confusion

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confusion

 [kon-fu´zhun]
disturbed orientation in regard to time, place, or person, sometimes accompanied by disordered consciousness.

con·fu·sion

(kon-fyū'zhŭn),
A mental state in which reactions to environmental stimuli are inappropriate because the person is bewildered, perplexed, or unable to orientate herself or himself.
[L. confusio, a confounding]

confusion

/con·fu·sion/ (kon-fu´zhun) disturbed orientation in regard to time, place, or person, sometimes accompanied by disordered consciousness.

confusion

(kən-fyo͞o′zhən)
n.
Psychology A mental state involving impaired orientation with respect to time, place, or person.

con·fu′sion·al adj.

confusion

[kənfyo̅o̅′shən]
Etymology: L, confundere, to mingle
a mental state characterized by disorientation regarding time, place, person, or situation. It causes bewilderment, perplexity, lack of orderly thought, and inability to choose or act decisively and perform the activities of daily living. It is usually symptomatic of an organic mental disorder, but it may accompany severe emotional stress and various psychological disorders. confusional, adj.

confusion

Neurology Disorientation with respect to time, space–place, or person, which may be accompanied by disordered consciousness. See Nocturnal confusion.

con·fu·sion

(kŏn-fyū'zhŭn)
A mental state in which reactions to environmental stimuli are inappropriate because the subject is bewildered, perplexed, or disoriented.
[L. confusio, a confounding]

confusion

A state of DISORIENTATION from disturbance of memory, loss of contact with reality, HALLUCINATION or DEMENTIA. Confusion is often temporary and the result of brain disorder from toxic influences, EPILEPSY or head injury.

con·fu·sion

(kŏn-fyū'zhŭn)
A mental state in which reactions to environmental stimuli are inappropriate.
[L. confusio, a confounding]

confusion,

n a mental state characterized by disorientation regarding time, place, or person that causes bewilderment, perplexity, lack of orderly thought, and inability to act decisively or perform the activities associated with daily living.

Patient discussion about confusion

Q. I am confused. I am overweight and my age is 39. When I checked with my weight/age chart I have found myself in the normal range. But I feel bulky and my doctor says I am overweight. I don’t understand why according to the chart I am not obese but when the doctor takes my weight and finds me as an obese. I am confused.

A. Obesity is based on the persons Basal Metabolic Rate i.e. BMI calculation. This is calculated by using the data such as your present height and weight. A simple weight/age chart is not wrong but it’s not a complete calculation to indicate a person obese. BMI is important to be known as it gives an indication that the overweight may have future chances of heart disease, diabetes and high blood pressure.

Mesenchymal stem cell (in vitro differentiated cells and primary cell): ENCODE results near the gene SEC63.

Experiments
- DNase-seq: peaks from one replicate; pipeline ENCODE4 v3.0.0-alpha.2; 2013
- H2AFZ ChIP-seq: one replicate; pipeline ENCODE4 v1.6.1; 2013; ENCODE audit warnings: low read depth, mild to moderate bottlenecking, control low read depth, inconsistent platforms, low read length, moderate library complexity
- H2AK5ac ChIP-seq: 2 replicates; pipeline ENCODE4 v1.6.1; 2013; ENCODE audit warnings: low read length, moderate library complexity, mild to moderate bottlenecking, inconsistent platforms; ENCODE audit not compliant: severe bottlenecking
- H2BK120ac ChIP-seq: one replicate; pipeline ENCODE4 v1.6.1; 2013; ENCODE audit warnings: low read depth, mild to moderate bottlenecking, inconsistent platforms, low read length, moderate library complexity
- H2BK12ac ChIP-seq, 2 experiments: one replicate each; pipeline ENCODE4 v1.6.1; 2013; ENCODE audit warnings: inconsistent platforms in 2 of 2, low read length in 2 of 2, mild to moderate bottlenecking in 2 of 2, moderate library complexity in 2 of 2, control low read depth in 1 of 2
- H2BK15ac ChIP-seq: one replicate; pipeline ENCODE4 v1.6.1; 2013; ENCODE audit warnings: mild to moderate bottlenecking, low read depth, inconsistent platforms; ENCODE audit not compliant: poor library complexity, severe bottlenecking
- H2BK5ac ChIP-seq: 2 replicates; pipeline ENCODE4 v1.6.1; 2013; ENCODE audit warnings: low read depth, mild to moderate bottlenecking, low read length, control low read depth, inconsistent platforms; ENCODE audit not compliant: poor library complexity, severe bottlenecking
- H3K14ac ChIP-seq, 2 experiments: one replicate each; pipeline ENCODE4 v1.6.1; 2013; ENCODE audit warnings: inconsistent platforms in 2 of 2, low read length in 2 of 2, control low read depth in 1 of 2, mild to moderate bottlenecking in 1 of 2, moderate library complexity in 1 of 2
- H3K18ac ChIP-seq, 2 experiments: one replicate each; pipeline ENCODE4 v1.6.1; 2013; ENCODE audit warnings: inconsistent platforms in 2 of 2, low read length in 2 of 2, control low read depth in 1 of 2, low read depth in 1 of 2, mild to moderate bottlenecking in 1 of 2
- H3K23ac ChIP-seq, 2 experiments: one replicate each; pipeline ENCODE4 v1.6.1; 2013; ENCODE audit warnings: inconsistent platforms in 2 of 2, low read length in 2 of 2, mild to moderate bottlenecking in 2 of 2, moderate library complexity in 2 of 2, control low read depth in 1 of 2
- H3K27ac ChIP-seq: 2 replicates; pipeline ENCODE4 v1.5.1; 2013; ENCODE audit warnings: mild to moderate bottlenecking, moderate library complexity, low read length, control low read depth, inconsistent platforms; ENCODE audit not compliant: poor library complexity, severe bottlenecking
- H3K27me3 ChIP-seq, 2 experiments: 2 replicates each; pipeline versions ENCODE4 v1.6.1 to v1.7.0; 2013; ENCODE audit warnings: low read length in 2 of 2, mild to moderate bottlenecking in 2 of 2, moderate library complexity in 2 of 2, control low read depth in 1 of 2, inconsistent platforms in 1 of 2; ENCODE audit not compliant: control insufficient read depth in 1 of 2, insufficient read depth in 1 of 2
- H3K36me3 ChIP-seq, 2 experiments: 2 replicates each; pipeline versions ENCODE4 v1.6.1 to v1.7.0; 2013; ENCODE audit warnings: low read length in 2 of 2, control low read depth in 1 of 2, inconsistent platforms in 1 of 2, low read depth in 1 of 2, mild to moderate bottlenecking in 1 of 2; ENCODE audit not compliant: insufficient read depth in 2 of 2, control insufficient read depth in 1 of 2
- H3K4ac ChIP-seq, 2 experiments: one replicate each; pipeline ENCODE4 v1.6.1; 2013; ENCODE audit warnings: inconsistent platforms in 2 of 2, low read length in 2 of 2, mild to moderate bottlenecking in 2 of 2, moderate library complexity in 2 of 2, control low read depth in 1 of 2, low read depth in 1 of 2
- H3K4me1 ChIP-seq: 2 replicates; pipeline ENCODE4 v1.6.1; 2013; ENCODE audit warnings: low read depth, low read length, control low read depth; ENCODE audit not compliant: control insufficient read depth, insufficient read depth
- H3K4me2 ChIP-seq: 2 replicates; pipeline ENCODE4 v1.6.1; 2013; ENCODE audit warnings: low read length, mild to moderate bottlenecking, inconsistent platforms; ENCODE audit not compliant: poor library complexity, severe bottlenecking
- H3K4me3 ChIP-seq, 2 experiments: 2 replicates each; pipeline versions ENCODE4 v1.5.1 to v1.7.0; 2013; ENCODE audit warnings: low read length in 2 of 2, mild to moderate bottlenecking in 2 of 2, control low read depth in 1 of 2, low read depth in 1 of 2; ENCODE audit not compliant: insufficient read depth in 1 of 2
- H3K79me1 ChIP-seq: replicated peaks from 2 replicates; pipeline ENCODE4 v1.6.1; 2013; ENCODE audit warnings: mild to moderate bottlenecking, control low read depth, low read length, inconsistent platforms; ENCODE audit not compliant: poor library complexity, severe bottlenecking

http://www.youtube.com/watch?v=JNTuzExFowo&eurl=http://www.imedix.com/health_community/vJNTuzExFowo_nutrition?q=nuetrition&feature=player_embedded

Q. I was confused, is he really sticking to diet? My friend is following Fixed-menu diet which I didn’t hear before. He told that he is in diet but he is taking some of the food which he likes. I was confused, is he really sticking to diet?

A. Of course, your friend may be under diet control. I will tell you what fixed menu diet means? A fixed-menu diet provides a list of all the foods you will eat. The merits of this kind of diet are that it can be easy to follow because the foods are selected for you. However the demerit of this type of diet is that you get only few varieties of food which will make the diet boring and it will be hard to follow. If you start with a fixed-menu diet, it is easy to follow.

Q. Many diagnosis confusing me! So many people say so many diagnosis for bipolar. I am confused. I want to know what is the proper diagnosis for bipolar1?

A. bipolar/depression are both mental illnesses chemical impalance in the brain--every person is biochemically unique possessing or lacking some enzymes systems which differ subtly from those of others,these systema are inherited(genetic).the only diagnosis that they give so that you can understand is;depression,a swing between two states,episodes of overactivity,elation,or irritabillity,increased appetite for food,sex,alcohol,outbust of inappropiate anger,laugther,delusions,attacks can last for montha or days.I have about 7pdrs an none of them can give you an answer that the every day person can understand.---mrfoot56

More discussions about confusion
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Clearly, determining the incidence of mental confusion, a recognized adverse drug reaction, is of significance to nursing practice (Frey et al.
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Claire Tomalin, in her 1997 biography of Austen, debated the cause of death, saying although Austen's symptoms could be linked to Addison's she did not appear to have suffered the chronic pain and mental confusion associated with sufferers.
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Any suggestion that might contradict our view of ourselves as clever or nice can create this mental confusion, dissonance.